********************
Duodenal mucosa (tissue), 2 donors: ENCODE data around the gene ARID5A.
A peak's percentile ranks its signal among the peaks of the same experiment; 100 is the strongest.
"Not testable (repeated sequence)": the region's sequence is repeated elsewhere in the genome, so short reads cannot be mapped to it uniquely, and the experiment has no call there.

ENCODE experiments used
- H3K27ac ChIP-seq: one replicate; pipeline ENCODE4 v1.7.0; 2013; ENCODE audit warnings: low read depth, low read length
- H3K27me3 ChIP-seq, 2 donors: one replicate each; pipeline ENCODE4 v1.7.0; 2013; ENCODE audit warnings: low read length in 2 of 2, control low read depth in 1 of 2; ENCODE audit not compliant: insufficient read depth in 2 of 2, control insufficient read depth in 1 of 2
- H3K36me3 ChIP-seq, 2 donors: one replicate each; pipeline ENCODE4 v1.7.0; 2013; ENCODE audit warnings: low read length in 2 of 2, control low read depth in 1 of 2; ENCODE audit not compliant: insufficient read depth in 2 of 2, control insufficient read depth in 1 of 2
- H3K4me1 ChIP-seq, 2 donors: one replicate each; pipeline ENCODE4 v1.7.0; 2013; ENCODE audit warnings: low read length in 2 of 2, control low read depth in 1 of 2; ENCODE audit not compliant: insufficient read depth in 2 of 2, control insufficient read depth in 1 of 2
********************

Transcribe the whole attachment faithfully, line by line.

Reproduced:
Duodenal mucosa (tissue), 2 donors: ENCODE data around the gene ARID5A.
A peak's percentile ranks its signal among the peaks of the same experiment; 100 is the strongest.
"Not testable (repeated sequence)": the region's sequence is repeated elsewhere in the genome, so short reads cannot be mapped to it uniquely, and the experiment has no call there.

ENCODE experiments used
- H3K27ac ChIP-seq: one replicate; pipeline ENCODE4 v1.7.0; 2013; ENCODE audit warnings: low read depth, low read length
- H3K27me3 ChIP-seq, 2 donors: one replicate each; pipeline ENCODE4 v1.7.0; 2013; ENCODE audit warnings: low read length in 2 of 2, control low read depth in 1 of 2; ENCODE audit not compliant: insufficient read depth in 2 of 2, control insufficient read depth in 1 of 2
- H3K36me3 ChIP-seq, 2 donors: one replicate each; pipeline ENCODE4 v1.7.0; 2013; ENCODE audit warnings: low read length in 2 of 2, control low read depth in 1 of 2; ENCODE audit not compliant: insufficient read depth in 2 of 2, control insufficient read depth in 1 of 2
- H3K4me1 ChIP-seq, 2 donors: one replicate each; pipeline ENCODE4 v1.7.0; 2013; ENCODE audit warnings: low read length in 2 of 2, control low read depth in 1 of 2; ENCODE audit not compliant: insufficient read depth in 2 of 2, control insufficient read depth in 1 of 2